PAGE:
, 2022-08-09 16:46:26,
“Slow down” means something specific.
August 9, 2022 by Steve Andrews in Instruction, Opinion with comments
One of the most common recommendations for throwing better shots is “slow down.” The hard thing is that slowing down isn’t easy, and it doesn’t always work. Slowing down every part of your swing feels like abandoning distance and, worse, that loss of distance often comes with no gains in accuracy. Sometimes, you feel like you’ve lost your natural rhythm with no upside.
It’s probably true that most amateur players need to slow down their x-step, but the goal is not to slow down for its own sake, but to find a speed that works best for you. It’s not just about going slow but being able to get your mechanics to hold up when you go faster. The real goal is to find your perfect speed, a tempo that works with your timing and generates your best combination of power and accuracy.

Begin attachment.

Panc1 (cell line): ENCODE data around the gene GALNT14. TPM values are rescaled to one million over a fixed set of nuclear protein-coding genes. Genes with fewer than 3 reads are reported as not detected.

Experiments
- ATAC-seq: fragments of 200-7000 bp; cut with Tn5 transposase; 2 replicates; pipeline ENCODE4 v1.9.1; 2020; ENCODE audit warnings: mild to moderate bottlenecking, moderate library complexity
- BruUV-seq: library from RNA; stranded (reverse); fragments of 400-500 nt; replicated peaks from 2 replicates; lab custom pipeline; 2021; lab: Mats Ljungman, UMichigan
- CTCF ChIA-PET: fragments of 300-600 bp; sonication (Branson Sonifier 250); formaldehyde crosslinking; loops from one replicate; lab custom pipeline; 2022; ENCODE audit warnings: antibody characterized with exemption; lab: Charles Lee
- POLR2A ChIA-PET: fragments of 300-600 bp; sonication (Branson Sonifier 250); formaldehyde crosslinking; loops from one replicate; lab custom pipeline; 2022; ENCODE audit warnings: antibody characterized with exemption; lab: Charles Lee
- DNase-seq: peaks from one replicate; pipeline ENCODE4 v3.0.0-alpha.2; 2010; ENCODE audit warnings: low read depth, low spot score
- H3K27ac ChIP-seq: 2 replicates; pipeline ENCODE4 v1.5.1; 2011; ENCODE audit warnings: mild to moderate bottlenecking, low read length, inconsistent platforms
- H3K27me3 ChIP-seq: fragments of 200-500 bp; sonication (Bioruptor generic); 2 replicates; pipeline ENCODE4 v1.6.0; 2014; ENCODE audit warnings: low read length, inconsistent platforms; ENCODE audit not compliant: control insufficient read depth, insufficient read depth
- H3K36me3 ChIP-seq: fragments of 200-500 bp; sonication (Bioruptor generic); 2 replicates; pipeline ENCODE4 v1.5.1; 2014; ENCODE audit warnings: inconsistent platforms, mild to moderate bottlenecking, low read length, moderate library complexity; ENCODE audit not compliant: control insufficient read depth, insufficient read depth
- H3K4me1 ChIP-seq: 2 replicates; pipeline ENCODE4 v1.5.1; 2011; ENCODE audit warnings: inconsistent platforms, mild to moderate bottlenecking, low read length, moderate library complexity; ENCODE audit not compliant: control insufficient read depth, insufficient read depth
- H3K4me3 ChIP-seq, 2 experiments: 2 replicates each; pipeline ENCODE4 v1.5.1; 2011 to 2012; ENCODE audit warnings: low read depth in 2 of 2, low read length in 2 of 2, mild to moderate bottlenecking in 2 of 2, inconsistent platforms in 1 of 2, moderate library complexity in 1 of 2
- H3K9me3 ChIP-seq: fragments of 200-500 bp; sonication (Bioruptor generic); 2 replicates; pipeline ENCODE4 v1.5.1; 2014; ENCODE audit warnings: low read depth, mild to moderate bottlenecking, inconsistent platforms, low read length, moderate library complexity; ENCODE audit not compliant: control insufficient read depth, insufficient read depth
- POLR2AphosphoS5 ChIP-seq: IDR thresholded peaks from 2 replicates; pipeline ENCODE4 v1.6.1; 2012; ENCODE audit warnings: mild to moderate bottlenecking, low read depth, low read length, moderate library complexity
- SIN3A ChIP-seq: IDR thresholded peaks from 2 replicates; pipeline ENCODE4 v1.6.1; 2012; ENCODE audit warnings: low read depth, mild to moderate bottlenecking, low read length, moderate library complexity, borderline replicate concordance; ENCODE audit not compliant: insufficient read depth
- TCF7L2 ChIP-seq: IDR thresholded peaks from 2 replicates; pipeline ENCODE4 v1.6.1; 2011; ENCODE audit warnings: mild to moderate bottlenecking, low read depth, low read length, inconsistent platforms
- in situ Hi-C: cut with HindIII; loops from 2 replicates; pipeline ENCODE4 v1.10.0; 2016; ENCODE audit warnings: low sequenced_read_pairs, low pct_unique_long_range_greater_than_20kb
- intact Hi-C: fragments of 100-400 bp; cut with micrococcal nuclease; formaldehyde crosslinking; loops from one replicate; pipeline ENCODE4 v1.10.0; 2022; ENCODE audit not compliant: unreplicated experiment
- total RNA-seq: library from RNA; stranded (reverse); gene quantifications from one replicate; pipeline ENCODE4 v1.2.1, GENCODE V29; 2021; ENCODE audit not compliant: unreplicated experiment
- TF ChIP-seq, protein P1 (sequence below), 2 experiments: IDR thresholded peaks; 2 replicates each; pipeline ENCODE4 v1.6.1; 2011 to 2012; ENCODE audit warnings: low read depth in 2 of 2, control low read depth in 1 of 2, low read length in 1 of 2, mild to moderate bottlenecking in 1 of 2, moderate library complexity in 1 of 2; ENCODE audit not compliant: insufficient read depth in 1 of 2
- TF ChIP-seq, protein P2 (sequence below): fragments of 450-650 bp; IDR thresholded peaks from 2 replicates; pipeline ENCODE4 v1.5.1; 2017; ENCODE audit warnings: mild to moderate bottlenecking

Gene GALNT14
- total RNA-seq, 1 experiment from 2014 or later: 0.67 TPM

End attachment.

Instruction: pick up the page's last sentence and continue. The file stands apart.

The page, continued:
How Tempo Affects Timing
When I talk about timing, I mean how the parts of your body work together to generate force and then move that force into your throw. As you move into the shot and wind up your body, you are producing potential energy. Then, as you swing forward, you try and get that energy into your disc. All your joints and levers move that energy through the system, and when it is done efficiently, you get a high percentage of that potential energy into the shot.
The potential energy available is partly determined by your body shape and fitness – How long are your levers? How good is your flexibility and strength? – and some is set by technique. This is where good positions and mechanics come into play. If you have an efficient swing and don’t round, spin out, or reroute the disc, you can preserve a lot of that energy and get a powerful throw. The best players often have gifts in both departments – long levers, good flexibility and strength, clean technique. They can generate a lot of energy and then get it efficiently into the disc. For players who don’t have the benefit of generating a lot of potential power, for example, those of us who aren’t gifted with a wide wingspan and great flexibility, preserving the power we can create is essential.
Think of Paige Pierce. She is smaller than nearly every adult male player in the country, but she is strong and fast, and her beautiful form makes sure that she gets almost all the power she generates into the disc.
Unlike for Pierce, the problem for most…
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